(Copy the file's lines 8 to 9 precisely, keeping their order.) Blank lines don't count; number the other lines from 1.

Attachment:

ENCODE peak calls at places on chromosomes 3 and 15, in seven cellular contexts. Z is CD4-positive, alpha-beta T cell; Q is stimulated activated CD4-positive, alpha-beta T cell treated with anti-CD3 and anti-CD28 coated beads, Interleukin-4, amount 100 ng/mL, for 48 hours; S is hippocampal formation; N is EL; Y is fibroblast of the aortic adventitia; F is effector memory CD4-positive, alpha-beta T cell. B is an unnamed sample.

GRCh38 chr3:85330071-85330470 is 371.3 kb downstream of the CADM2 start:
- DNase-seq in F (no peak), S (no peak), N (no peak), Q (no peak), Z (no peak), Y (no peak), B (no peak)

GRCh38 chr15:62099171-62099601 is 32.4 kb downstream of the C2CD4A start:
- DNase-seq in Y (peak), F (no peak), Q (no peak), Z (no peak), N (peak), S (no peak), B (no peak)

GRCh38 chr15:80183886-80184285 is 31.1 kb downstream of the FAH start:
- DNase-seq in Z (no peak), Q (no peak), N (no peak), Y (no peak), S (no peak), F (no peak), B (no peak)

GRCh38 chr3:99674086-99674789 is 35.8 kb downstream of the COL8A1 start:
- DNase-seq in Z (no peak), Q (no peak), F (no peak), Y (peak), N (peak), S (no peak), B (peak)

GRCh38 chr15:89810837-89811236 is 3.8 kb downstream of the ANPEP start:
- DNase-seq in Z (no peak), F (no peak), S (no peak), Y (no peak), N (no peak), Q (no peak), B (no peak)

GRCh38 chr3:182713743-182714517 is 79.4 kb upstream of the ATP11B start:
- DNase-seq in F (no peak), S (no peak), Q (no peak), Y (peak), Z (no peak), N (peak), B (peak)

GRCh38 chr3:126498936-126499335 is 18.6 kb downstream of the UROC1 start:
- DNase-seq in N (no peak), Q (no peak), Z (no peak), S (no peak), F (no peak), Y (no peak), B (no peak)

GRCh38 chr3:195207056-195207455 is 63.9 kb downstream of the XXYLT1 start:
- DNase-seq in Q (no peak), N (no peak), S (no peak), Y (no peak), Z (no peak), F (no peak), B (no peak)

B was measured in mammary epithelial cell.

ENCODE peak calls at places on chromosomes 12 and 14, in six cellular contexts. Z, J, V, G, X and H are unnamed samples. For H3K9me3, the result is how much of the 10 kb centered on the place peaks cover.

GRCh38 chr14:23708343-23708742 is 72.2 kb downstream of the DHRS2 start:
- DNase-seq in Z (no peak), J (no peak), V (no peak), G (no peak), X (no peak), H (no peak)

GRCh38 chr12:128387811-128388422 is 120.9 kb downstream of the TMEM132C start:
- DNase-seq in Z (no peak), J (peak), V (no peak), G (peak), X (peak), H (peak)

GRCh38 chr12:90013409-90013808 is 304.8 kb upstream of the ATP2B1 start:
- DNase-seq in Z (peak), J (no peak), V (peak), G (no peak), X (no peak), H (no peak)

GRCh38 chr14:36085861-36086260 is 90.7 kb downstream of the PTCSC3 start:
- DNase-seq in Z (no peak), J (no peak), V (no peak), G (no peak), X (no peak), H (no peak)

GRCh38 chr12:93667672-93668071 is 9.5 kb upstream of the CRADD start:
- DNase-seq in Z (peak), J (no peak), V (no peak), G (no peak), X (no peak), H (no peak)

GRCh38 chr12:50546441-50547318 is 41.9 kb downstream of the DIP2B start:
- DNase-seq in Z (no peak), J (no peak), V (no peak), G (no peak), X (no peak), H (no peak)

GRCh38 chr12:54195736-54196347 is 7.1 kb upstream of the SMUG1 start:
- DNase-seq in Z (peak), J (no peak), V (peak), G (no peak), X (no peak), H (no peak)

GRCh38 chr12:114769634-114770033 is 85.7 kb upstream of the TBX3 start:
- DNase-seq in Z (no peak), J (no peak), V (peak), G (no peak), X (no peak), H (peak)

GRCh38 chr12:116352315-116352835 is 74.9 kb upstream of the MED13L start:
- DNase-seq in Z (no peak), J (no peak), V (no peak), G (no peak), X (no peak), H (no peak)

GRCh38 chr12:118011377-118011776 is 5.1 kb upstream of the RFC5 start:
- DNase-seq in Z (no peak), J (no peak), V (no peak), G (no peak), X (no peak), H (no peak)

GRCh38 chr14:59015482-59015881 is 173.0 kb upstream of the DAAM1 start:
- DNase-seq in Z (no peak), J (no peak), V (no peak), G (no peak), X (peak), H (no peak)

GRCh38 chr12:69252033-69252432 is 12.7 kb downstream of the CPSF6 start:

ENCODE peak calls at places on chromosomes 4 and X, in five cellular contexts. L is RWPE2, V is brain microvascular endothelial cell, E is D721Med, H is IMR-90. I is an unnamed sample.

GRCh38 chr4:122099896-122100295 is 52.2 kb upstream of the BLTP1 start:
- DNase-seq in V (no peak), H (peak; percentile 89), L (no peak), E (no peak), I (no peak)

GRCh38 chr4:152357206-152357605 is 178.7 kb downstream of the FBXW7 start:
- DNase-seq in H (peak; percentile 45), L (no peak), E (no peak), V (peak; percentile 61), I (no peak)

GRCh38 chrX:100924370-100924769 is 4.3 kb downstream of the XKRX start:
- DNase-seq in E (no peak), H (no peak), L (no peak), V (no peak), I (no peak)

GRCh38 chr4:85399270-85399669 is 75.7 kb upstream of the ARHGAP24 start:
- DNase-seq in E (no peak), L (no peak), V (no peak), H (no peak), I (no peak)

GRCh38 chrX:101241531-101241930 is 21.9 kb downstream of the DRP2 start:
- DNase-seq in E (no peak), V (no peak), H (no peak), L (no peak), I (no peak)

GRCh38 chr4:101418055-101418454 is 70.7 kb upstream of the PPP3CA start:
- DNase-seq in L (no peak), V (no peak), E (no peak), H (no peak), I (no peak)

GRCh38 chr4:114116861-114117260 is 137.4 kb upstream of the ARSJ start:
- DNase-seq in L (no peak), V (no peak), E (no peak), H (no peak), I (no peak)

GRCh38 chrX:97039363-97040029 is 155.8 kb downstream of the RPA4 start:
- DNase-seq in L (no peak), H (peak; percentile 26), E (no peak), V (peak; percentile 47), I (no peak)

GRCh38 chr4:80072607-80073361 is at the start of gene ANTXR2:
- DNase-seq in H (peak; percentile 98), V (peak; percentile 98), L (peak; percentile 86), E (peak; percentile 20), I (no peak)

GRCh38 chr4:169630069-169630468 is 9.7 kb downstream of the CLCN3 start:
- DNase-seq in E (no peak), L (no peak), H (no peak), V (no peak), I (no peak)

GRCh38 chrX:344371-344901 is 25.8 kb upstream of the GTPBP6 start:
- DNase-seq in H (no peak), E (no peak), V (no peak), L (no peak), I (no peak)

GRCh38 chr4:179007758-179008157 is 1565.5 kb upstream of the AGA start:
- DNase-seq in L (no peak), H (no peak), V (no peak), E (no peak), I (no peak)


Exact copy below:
GRCh38 chr3:99674086-99674789 is 35.8 kb downstream of the COL8A1 start:
- DNase-seq in Z (no peak), Q (no peak), F (no peak), Y (peak), N (peak), S (no peak), B (peak)